Many additives have been proposed for use in electroless copper plating solutions. The additives which have been proposed may be classified by function into different groups. Most additives have more than a single effect on the electroless copper plating solutions, so classification of additives into groups may be somewhat arbitrary. There is some overlap between the additive groups, and almost all the additives affect the rate of the oxidation of the reducing agent (the anodic reaction) or the reduction of the copper ion to metal (the cathodic reaction).
One group of additives are surfactants or wetting agents to control surface tension. Anionic, nonionic, amphoteric or cationic surfactants may be used. The choice of surfactants may vary depending on the operating temperature and the ionic strength of the electroless plating solution employed. Preferably the surfactant is used at solution temperatures and ionic strengths below its cloud point. Surfactants containing polyethyoxy groups or fluorinated surfactants are preferred. Among the preferred surfactants are alkylphenoxypolyethoxy phosphates, polyethoxypolypropoxy block copolymers, anionic perfluoroalkyl sulfonates and carboxylates, nonionic fluorinated alkyl alkoxylates and cationic fluorinated quatenary ammonium compounds.
A second group of additives are stabilizers which prevent the spontaneous decomposition of the plating solution and/or the formation of undesired copper deposits outside of, or extraneous to, the desired deposit, so called "extraneous copper". Among the additives that have found use as stabilizers and to inhibit extraneous copper are oxygen (e.g., oxygen added to the plating solution by stirring or air agitation of the solution), divalent sulfur compounds (e.g., thiols, mercaptans, and thioethers), selenium compounds (e.g., selenocyanates), covalent mercury compounds (e.g., mercuric chloride and phenylmercury), and copper(I) complexing agents (e.g., cyanides, 2,2'-dipyridyl and 1,10-phenanthrolines).
A third group of additives may be classified as ductility promoters and/or additives to retard hydrogen inclusion in the deposit. This group would include polyalkylene ethers, cyanides, nitriles, compounds of vanadium, arsenic, antimony and bismuth, nickel salts, 2,2'-dipyridyl, 1,10-phenanthrolines and some organic silicones.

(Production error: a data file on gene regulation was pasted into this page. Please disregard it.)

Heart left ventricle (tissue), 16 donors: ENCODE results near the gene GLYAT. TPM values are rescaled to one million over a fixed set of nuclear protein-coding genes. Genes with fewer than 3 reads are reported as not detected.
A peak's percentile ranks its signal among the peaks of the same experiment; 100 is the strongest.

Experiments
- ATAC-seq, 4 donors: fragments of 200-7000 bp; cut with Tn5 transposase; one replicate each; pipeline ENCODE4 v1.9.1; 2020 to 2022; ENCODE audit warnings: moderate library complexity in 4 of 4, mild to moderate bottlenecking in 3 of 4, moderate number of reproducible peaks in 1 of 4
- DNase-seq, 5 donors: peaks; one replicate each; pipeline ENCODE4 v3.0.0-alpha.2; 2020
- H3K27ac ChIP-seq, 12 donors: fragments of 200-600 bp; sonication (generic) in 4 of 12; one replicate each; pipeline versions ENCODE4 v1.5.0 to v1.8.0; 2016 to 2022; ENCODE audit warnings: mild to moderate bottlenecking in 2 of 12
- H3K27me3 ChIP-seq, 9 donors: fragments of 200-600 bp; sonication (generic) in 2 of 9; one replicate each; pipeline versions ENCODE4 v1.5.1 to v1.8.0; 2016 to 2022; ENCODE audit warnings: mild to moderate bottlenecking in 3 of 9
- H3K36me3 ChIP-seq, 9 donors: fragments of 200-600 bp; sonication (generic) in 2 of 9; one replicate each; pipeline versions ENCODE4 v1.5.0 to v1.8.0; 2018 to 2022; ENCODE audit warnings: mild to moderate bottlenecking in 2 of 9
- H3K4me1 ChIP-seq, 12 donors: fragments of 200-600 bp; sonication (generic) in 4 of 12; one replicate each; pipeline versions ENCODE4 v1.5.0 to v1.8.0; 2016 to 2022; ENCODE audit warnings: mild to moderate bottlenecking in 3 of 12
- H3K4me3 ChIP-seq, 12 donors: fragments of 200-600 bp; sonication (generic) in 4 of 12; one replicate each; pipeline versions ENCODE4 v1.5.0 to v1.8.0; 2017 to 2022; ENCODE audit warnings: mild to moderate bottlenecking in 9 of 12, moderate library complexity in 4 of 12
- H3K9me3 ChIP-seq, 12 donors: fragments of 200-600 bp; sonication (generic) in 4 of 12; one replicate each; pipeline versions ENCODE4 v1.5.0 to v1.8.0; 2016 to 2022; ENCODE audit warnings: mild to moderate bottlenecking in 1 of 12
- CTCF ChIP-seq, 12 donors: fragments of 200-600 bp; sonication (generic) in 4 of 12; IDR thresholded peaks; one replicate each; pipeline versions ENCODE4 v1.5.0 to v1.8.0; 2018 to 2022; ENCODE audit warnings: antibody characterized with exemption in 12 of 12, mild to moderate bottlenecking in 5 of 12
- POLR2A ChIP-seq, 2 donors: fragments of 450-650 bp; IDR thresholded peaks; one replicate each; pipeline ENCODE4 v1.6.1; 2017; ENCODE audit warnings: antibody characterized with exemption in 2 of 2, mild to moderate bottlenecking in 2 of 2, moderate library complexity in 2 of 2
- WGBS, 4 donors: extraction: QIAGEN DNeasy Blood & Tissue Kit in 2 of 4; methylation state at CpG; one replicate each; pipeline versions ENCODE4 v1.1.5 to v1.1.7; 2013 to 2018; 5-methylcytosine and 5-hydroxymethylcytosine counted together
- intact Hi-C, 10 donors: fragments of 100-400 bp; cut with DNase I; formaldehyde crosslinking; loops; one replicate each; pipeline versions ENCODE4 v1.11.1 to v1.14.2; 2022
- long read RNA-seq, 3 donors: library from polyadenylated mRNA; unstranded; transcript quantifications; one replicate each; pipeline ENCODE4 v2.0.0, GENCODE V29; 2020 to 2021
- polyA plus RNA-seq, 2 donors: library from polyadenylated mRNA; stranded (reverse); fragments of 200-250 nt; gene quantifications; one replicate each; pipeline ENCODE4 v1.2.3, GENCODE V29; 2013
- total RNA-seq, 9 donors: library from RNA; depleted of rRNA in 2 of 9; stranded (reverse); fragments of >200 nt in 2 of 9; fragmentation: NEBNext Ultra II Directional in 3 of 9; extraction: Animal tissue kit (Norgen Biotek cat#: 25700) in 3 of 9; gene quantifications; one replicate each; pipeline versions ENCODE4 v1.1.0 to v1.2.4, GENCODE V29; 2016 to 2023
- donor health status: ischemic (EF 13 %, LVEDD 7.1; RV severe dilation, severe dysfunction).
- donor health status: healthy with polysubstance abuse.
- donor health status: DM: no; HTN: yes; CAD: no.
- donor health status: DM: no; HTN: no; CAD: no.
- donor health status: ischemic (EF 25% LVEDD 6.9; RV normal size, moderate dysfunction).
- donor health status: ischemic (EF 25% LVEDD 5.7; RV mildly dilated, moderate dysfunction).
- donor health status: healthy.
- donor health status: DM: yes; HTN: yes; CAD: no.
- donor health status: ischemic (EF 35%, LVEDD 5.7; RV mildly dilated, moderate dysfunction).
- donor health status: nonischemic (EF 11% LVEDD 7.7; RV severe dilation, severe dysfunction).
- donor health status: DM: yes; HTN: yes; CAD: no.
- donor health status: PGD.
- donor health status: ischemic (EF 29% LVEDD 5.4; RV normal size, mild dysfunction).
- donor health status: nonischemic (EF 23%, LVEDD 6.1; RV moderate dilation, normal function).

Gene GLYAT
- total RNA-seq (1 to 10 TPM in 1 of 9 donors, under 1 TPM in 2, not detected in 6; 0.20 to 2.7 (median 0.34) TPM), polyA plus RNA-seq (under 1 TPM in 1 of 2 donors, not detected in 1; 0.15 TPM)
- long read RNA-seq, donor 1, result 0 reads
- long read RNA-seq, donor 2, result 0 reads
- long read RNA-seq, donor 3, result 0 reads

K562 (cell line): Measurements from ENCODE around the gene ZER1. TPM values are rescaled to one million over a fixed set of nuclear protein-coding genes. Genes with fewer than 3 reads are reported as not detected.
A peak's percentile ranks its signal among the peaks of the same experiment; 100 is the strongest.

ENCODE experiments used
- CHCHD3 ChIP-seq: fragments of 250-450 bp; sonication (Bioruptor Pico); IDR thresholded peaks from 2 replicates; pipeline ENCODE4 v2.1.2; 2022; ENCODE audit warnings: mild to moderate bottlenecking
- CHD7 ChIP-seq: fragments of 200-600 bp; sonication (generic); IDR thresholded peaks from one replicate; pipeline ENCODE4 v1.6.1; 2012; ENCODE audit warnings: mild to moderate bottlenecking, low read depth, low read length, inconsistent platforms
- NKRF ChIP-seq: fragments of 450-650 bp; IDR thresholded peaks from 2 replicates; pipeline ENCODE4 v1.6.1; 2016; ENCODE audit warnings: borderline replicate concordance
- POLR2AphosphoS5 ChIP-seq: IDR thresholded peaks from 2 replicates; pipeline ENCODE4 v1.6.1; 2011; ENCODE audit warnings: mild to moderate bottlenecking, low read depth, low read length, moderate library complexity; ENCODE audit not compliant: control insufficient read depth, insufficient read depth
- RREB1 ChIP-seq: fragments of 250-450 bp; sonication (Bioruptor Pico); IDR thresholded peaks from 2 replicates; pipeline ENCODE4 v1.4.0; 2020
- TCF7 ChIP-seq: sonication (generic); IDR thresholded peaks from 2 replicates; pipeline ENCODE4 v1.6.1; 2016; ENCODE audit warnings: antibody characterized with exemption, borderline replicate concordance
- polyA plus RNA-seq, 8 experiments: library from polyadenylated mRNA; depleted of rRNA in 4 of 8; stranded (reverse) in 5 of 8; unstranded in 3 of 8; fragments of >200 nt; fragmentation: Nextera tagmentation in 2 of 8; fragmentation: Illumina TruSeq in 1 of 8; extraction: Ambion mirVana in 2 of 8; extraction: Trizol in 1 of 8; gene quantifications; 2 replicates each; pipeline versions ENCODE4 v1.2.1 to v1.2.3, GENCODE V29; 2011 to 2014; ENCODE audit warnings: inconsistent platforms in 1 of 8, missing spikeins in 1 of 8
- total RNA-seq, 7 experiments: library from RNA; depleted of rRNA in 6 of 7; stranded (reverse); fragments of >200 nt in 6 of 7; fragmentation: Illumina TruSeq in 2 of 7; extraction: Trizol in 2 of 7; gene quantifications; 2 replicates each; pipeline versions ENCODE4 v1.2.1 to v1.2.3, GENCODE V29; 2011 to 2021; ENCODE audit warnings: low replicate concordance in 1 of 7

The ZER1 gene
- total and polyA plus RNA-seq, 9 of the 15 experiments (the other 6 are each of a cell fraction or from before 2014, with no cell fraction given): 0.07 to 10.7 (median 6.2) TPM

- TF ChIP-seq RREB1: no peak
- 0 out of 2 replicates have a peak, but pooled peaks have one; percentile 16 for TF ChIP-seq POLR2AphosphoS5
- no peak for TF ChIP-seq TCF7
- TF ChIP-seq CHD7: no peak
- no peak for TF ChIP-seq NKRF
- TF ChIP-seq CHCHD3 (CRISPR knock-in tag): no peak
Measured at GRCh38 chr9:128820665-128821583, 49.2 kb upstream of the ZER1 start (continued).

The ductility promoters also act as stabilizers and are used alone or in combination with other stabilizers. Suitable concentrations for various stabilizers and ductility promoters have been described by Zeblisky et al., U.S. Pat. No. 3,095,309; Schneble et al., U.S. Pat. Nos. 3,571,215, 3,310,430 and 3,361,580; Zeblisky et al., U.S. Pat. No. 3,485,643; Schneble, U.S. Pat. No. 3,607,317; Underkofler et al., U.S. Pat. No. 3,844,799; Heymann et al., U.S. Pat. No. 3,454,416; Clauss, U.S. Pat. No. 3,492,135; Gulla et al., U.S. Pat. No. 3,663,242; Shipley et al., U.S. Pat. No. 3,615,732; Jonker et al., U.S. Pat. No. 3,804,638; Molenaar et al., U.S. Pat. No. 3,843,373; Morishita et al., U.S. Pat. No. 4,099,974; Nakaso et al., U.S. Pat. No. 4,548,644; and Nakaso et al., U.S. Pat. No. 4,557,762.
The amount of stabilizer and/or ductility promotor in the electroless copper plating solution depends on the stabilizers or ductility promoters selected and on the concentration of copper ions, reducing agent and pH. The concentrations range between 0.01 and 100 mg/1. Jackson, U.S. Pat. No. 3,436,233, describes some stabilizers that are used in even larger quantities up to 2 g/1. In general stabilizers and/or ductility promotors should be present in the electroless plating solution in an amount sufficient to prevent extraneous plating, i.e. plating on masks or resists, and substantially less than the amount that would cause passivation of metal surfaces being plated or that would stop the plating reaction.